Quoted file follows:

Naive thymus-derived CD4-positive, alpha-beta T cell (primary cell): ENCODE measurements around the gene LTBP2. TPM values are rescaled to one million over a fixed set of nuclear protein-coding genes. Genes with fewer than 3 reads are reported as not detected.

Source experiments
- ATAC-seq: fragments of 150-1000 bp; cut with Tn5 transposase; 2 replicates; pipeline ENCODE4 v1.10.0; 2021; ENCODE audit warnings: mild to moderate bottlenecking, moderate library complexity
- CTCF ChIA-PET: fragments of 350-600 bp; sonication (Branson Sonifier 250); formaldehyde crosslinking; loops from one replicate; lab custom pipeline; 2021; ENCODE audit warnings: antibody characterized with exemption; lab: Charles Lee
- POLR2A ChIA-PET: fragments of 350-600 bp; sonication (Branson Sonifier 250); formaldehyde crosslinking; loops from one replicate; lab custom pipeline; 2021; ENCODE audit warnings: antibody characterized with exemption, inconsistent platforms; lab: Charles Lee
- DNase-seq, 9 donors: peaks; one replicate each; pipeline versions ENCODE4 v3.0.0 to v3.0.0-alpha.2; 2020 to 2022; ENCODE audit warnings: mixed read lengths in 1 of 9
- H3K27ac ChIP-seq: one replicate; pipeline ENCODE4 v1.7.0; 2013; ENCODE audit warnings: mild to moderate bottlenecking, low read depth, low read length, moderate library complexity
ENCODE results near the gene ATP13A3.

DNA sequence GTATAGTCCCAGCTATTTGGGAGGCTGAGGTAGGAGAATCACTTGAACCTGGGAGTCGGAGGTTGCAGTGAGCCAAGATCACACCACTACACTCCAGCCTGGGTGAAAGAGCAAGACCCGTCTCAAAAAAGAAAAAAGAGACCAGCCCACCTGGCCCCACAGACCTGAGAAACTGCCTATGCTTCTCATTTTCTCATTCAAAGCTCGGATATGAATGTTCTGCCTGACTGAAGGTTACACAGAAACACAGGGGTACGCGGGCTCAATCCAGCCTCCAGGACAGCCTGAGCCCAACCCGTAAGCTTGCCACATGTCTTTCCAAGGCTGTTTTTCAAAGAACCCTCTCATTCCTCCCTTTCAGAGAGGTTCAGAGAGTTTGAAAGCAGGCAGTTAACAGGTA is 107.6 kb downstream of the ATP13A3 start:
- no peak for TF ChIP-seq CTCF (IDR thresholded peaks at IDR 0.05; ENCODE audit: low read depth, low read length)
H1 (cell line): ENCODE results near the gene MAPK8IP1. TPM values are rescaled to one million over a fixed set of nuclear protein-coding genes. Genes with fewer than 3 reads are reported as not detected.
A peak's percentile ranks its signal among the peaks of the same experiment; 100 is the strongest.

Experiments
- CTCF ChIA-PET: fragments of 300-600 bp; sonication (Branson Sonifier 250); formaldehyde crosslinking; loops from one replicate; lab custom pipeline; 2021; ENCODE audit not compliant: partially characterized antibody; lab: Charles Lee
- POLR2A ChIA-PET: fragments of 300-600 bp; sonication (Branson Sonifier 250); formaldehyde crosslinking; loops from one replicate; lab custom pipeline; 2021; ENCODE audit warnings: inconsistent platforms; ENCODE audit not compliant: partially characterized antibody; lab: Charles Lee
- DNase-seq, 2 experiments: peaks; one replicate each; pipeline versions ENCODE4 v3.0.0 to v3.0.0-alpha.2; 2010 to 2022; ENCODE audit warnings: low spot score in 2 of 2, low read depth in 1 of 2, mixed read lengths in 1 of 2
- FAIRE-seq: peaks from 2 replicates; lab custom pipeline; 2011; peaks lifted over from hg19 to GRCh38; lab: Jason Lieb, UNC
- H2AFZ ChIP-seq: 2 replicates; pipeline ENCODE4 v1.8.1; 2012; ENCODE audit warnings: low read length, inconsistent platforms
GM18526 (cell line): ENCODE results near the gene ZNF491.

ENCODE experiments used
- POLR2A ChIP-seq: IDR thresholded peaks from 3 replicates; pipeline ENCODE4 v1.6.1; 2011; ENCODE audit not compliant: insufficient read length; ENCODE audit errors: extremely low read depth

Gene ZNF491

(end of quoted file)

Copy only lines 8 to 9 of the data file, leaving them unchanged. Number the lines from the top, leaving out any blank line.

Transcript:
ENCODE results near the gene ATP13A3.

DNA sequence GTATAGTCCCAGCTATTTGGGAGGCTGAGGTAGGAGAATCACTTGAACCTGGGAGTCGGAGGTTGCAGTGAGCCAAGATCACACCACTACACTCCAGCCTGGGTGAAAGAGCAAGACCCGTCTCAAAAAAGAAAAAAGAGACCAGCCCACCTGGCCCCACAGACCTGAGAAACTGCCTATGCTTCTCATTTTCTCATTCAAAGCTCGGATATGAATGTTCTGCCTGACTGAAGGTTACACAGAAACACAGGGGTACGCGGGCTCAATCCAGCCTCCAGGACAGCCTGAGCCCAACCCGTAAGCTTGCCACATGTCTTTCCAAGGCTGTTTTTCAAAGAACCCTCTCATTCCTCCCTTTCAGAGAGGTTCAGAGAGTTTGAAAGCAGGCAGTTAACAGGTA is 107.6 kb downstream of the ATP13A3 start: